To add more columns next to Artists, go to iTunes' View menu, and choose Column Browser: for music, the following Column Browser columns are available - Genres, Artists (displayed by default), Albums, Composers, and Groupings:
Simply repeat these steps to check or uncheck the columns you want displayed or hidden in the iTunes Column Browser. Note that, regardless of your screen resolution, iTunes does not let you select more than 3 columns for the iTunes Column Browser when it is displayed vertically (as you can see, the two remaining columns are disabled, or grayed out).
You can of course uncheck a column currently displayed, and check another one instead; while this limitation may seem puzzling, most of us will rarely need to show at once more than three columns in the iTunes Column Browser. To view the full 5 columns in the iTunes Column Browser, you will need to display it at the top of the window, instead of vertically.
If you select to show all columns while the Column Browser is placed at the top, and then move it back to the side, iTunes will either display the first three columns, or remember the order in which you selected the columns and show these first three: (the last "column" in the Column Browser on the screenshot is actually the main iTunes pane, where the music results are displayed)
iTunes Column Browser tip: to quickly clear the filters in the iTunes Column Browser, simply click the column header, and it will revert to showing "All" - of course, if you click on the header of the leftmost column, this will reset all columns. In our screenshot, we clicked on the second column: the iTunes Column Browser will then show all Artists in the second column, and automatically show all Albums in the last column.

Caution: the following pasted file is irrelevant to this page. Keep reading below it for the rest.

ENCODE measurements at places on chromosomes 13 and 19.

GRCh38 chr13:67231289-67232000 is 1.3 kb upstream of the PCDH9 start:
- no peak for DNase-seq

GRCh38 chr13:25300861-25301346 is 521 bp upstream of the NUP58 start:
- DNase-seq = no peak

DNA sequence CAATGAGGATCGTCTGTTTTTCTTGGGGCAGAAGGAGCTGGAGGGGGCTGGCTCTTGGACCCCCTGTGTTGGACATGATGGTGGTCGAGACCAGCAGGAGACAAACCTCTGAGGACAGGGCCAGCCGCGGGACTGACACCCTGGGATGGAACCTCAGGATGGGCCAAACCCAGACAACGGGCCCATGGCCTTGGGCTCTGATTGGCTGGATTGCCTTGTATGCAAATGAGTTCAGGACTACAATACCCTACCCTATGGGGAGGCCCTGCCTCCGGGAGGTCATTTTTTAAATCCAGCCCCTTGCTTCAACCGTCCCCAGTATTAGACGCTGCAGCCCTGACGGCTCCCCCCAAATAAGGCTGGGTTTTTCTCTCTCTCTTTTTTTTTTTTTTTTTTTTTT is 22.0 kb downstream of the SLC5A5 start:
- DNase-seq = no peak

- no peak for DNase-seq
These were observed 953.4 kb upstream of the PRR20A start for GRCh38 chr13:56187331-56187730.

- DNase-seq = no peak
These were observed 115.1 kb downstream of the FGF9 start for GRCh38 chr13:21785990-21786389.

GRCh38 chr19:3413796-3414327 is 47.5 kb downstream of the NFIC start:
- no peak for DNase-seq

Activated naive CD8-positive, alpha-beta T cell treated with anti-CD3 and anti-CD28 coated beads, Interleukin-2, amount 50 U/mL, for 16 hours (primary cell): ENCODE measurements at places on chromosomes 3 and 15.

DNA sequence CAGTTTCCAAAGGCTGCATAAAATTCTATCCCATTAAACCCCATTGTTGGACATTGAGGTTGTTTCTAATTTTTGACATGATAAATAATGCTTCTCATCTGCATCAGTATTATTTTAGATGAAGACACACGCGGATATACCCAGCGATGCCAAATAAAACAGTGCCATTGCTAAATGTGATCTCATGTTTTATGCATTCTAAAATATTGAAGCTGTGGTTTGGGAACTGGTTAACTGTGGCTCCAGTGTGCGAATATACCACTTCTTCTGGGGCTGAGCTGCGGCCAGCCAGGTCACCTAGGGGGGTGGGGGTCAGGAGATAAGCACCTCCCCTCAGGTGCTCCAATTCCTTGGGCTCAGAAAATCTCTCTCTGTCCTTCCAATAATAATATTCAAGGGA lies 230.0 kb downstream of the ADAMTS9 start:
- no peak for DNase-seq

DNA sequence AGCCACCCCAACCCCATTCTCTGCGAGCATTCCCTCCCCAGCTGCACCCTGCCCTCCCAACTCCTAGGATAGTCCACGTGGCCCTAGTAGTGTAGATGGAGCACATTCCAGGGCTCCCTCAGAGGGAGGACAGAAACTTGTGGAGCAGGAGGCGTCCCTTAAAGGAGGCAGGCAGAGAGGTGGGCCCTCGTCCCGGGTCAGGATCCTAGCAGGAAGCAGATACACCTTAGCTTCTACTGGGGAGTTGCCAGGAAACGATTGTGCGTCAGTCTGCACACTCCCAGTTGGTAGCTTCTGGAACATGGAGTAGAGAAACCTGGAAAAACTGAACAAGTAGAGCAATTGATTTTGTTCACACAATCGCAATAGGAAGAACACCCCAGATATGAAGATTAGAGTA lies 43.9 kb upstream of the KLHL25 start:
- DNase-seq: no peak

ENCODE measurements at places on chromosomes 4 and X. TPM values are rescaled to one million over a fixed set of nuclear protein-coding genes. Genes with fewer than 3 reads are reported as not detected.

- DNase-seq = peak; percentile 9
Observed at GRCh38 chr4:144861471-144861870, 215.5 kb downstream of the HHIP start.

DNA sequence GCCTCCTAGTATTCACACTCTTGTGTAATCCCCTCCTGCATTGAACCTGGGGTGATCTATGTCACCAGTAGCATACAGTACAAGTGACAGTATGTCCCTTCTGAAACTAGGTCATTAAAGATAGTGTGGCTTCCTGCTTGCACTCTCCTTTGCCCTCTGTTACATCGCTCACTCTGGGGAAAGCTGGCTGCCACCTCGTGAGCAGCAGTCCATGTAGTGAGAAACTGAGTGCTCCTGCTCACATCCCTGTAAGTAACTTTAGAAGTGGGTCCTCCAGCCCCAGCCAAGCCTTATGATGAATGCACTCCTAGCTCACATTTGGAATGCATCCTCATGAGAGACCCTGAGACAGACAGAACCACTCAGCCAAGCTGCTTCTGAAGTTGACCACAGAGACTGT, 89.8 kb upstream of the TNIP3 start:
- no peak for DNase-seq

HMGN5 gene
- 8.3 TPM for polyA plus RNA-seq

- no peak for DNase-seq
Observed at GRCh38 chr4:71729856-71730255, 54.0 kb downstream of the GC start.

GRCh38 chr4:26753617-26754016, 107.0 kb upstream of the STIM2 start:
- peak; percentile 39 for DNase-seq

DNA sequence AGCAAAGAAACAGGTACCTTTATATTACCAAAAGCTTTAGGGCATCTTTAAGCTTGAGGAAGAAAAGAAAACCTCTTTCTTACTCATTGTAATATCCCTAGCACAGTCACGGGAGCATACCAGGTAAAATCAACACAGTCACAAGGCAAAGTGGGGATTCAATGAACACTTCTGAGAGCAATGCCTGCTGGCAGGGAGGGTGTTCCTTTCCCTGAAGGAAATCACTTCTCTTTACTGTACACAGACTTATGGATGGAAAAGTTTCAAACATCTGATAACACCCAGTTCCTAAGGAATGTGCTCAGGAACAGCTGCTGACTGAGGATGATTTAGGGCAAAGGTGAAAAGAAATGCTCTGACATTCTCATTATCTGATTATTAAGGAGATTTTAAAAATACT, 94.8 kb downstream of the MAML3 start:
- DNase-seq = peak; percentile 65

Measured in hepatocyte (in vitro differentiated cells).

Another iTunes Column Browser tip! To show more or less information in any of the columns of the iTunes Column Browser, simply move your cursor over the intersection of two columns: it will become a double-pointing arrow, indicating that you can resize the column by clicking and dragging sideways. Drag to the left to make the right column wider, or to the right to make the column on the left narrower. You can also resize by dragging the separator between column headers, the same way you would resize a column in Microsoft Excel or Apple's Numbers:
Tip: to move the iTunes Column Browser to the top of the window, go to View > Column Browser > On Top. (To move the iTunes Column Browser back to its new position, simply go to View > Column Browser > On Left.) Older versions of iTunes displayed the Column Browser at the top, and you may have grown accustomed to this layout.
So far in this tutorial, we have only covered the iTunes Column Browser in the context of music you purchased (or otherwise added to your iTunes library). But the iTunes Column Browser is available anywhere you have items to display, including Movies, TV Shows, Podcasts, iTunes U lectures, etc. In fact, you can also use the iTunes Column Browser to browse the iTunes store: